Author Topic: Help improving Lehman results  (Read 1625 times)

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Offline ness

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Help improving Lehman results
« on: June 05, 2006, 07:27:33 AM »
First, I want to say this is truly a great resource for the hobby pizza maker.

I've read extensively, and have been expirementing with the Lehman recipes at home. I've been somewhat dissapointed with the results, and would appreciate a little advice on how to improve things.

I've done the following:

100% Pissbury bread flour
62% hydration
1.75% (2.4 t) Kosher salt
1% oil (<1 t)
0.25% (<.5t) Rapid Rise yeast

Dissolved water, salt in KA mixer. Blended flour yeast, added approximately 3/4 of that to water and blended 2 minutes. Did 20-minute rest. 5 minutes on low, added oil and remining flour and did 5 more minutes, with the last 3 on medium. Formed 4 nine-inch balls, rested 15 minutes, then into individual Glad containers in the fridge for 18 hours.

Did an 18-hour cold ferment on the first batch. 2-hour counter rise the first time got a near doubling of size. The second pass, I let it rise a little longer in the fridge - around 36 hours. I did > 2 hours on the counter and got at little more than 2x-sized rise. 500+ degrees on quarry tiles for 6-7 minutes.

The problem is I'm not getting much oven spring. My crusts ended up fairly dense, with the largest bubbles no more than 2-3 mm, and the bulk of them smaller. Kind of heavy and tough crust.

I feel I had the hydration right, as the ingredients were carefuly weighed on a quality scale. Not as confident about the rest, especially my understanding of the rise portion.

SO, any feedback on what I could do to improve would be greatly appreciated. THanks

John











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John


Offline Pete-zza

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Re: Help improving Lehman results
« Reply #1 on: June 05, 2006, 12:06:35 PM »
John,

From what you have reported, it is clear that you have not followed the instructions I usually use and recommend for making the basic Lehmann dough. Your post was similar in many respects to one I read recently from member RetroRayGun in which he indicated that he had essentially used the varasano (Jeff) approach as the core of the dough making procedures he used to make the Lehmann dough. Interestingly, his results, and his complaints, were similar to yours. See, for example, Reply 2 at http://www.pizzamaking.com/forum/index.php/topic,3162.0.html. Rather than repeat my reply to Retro or to analyze what you did that might have differed from what Retro did, you may want to take a look at my reply to Retro and also this thread, http://www.pizzamaking.com/forum/index.php/topic,2223.0.html, where I have described the basic processing steps I myself use in making the basic Lehmann NY style doughs. You will note there that I try not to operate above the Stir and 1 speeds, and at the 2 speed for the shortest time possible, and I try to keep the knead part of the dough processing as short as possible (usually no more than 6 minutes for a typical dough batch size), or just until the dough is at the proper stage to proceed. I do not use autolyse or similar rest periods very often with the Lehmann doughs. I find it to produce a too breadlike crust with too soft a crumb. (I do like the results for the natural preferment autolyse versions of the Lehmann dough, however).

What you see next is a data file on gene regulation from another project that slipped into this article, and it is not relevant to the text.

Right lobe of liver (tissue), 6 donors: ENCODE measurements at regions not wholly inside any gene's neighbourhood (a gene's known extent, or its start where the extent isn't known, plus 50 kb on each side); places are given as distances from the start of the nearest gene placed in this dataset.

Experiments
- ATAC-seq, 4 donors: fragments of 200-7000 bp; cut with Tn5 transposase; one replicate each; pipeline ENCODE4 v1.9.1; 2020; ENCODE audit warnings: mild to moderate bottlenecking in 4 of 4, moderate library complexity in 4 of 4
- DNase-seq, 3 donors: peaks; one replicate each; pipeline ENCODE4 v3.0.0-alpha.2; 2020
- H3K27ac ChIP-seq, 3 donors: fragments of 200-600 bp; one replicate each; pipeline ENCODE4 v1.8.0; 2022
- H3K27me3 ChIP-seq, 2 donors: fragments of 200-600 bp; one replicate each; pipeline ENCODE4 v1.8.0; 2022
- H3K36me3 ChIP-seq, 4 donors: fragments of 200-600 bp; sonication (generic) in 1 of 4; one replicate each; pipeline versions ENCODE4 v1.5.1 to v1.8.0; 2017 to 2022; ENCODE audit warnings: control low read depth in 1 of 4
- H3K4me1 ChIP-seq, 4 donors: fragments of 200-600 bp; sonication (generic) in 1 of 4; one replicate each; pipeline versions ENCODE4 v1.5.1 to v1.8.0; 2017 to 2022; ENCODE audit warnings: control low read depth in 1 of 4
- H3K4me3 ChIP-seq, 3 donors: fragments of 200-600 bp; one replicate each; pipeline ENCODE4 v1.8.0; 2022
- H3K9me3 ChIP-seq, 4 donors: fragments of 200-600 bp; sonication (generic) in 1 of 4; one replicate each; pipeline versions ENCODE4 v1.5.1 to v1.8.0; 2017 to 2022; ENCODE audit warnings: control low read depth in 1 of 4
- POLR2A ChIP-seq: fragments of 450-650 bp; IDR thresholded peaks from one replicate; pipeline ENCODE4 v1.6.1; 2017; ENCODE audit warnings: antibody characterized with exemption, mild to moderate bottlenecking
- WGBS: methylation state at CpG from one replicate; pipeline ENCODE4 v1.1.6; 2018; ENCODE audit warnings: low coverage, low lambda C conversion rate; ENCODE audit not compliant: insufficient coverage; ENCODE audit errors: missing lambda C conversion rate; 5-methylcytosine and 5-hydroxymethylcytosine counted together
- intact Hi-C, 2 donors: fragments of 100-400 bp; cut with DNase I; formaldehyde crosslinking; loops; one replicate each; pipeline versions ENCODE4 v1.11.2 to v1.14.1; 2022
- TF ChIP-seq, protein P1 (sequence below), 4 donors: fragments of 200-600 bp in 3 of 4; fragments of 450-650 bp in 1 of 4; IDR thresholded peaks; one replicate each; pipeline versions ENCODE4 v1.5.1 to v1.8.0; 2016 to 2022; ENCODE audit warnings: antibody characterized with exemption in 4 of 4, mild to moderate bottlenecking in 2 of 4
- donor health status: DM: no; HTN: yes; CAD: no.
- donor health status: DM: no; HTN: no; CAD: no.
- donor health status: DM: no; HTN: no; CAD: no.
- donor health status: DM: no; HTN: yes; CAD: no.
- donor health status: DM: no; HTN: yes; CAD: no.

When you look at the material at the Lehmann thread I referenced, I think you will see that you most likely kneaded the dough too long and at too high a mixer speed. As I mentioned to Retro, the autolyse and similar rest periods are supposed to have the effect of shortening the total knead time. It is possible to incorporate autolyse in the Lehmann formulation but the approach I would use would be different from the approach you used. My advice is to try the Lehmann formulation using the approach I recommend and see if you like the results. If you decide then that you would like to add the autolyse feature, you can easily do so.

Peter

Offline ness

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Re: Help improving Lehman results
« Reply #2 on: June 05, 2006, 07:29:44 PM »
Thanks for the reply, Peter.

I actually read the both the posts you referred to, and even saved the pizzagirl one for later reference. However, I also read many, many more and basically lost your specific Lehman approach in the process. Your diagnosis makes sense, and I'll definitately give your method a try.

One more question: I'm not sure what I'm looking for as far as the rise. What can I expect in the fridge, and what about afterward on the counter?

Thanks again.

John

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John

Offline ness

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Re: Help improving Lehman results
« Reply #3 on: June 05, 2006, 07:35:29 PM »
Actually, I just found the 'how perfect..' thread, which answers my question.

John
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John

Offline Pete-zza

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Re: Help improving Lehman results
« Reply #4 on: June 05, 2006, 08:02:14 PM »
John,

I should have been clearer in my reference to the basic approach I use for the Lehmann doughs. The pertinent post is Reply 12 at the pizzagirl thread. Subsequent posts elaborate on specific points or address questions posed by some of our members.

Good luck and let us know how things turn out.